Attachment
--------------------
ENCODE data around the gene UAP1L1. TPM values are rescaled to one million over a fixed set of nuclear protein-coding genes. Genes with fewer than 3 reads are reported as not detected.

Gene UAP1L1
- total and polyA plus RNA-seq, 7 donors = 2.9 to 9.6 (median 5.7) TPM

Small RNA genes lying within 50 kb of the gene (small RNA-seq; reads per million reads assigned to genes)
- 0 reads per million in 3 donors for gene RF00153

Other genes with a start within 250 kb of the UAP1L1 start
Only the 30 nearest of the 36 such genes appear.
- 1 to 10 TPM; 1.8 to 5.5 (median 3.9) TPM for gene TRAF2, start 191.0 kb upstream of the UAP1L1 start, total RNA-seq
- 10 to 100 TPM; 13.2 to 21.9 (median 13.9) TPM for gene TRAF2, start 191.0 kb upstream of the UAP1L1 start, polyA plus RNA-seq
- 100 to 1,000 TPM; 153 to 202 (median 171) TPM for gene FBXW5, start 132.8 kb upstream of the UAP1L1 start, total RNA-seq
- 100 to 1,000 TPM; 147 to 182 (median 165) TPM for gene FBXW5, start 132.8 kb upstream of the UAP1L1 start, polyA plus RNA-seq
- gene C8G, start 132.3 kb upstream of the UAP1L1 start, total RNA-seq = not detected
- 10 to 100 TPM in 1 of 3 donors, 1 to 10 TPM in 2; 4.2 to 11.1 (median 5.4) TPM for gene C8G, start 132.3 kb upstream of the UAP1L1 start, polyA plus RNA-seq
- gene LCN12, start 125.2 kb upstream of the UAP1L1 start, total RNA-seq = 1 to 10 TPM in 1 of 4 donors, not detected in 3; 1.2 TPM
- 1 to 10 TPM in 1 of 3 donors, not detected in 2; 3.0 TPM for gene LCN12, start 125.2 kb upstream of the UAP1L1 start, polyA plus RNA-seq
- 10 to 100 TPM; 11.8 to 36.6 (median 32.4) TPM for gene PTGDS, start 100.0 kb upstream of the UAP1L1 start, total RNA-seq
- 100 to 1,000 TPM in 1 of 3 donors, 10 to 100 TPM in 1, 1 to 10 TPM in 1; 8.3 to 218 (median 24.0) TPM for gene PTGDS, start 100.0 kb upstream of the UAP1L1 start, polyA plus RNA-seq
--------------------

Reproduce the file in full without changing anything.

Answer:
ENCODE data around the gene UAP1L1. TPM values are rescaled to one million over a fixed set of nuclear protein-coding genes. Genes with fewer than 3 reads are reported as not detected.

Gene UAP1L1
- total and polyA plus RNA-seq, 7 donors = 2.9 to 9.6 (median 5.7) TPM

Small RNA genes lying within 50 kb of the gene (small RNA-seq; reads per million reads assigned to genes)
- 0 reads per million in 3 donors for gene RF00153

Other genes with a start within 250 kb of the UAP1L1 start
Only the 30 nearest of the 36 such genes appear.
- 1 to 10 TPM; 1.8 to 5.5 (median 3.9) TPM for gene TRAF2, start 191.0 kb upstream of the UAP1L1 start, total RNA-seq
- 10 to 100 TPM; 13.2 to 21.9 (median 13.9) TPM for gene TRAF2, start 191.0 kb upstream of the UAP1L1 start, polyA plus RNA-seq
- 100 to 1,000 TPM; 153 to 202 (median 171) TPM for gene FBXW5, start 132.8 kb upstream of the UAP1L1 start, total RNA-seq
- 100 to 1,000 TPM; 147 to 182 (median 165) TPM for gene FBXW5, start 132.8 kb upstream of the UAP1L1 start, polyA plus RNA-seq
- gene C8G, start 132.3 kb upstream of the UAP1L1 start, total RNA-seq = not detected
- 10 to 100 TPM in 1 of 3 donors, 1 to 10 TPM in 2; 4.2 to 11.1 (median 5.4) TPM for gene C8G, start 132.3 kb upstream of the UAP1L1 start, polyA plus RNA-seq
- gene LCN12, start 125.2 kb upstream of the UAP1L1 start, total RNA-seq = 1 to 10 TPM in 1 of 4 donors, not detected in 3; 1.2 TPM
- 1 to 10 TPM in 1 of 3 donors, not detected in 2; 3.0 TPM for gene LCN12, start 125.2 kb upstream of the UAP1L1 start, polyA plus RNA-seq
- 10 to 100 TPM; 11.8 to 36.6 (median 32.4) TPM for gene PTGDS, start 100.0 kb upstream of the UAP1L1 start, total RNA-seq
- 100 to 1,000 TPM in 1 of 3 donors, 10 to 100 TPM in 1, 1 to 10 TPM in 1; 8.3 to 218 (median 24.0) TPM for gene PTGDS, start 100.0 kb upstream of the UAP1L1 start, polyA plus RNA-seq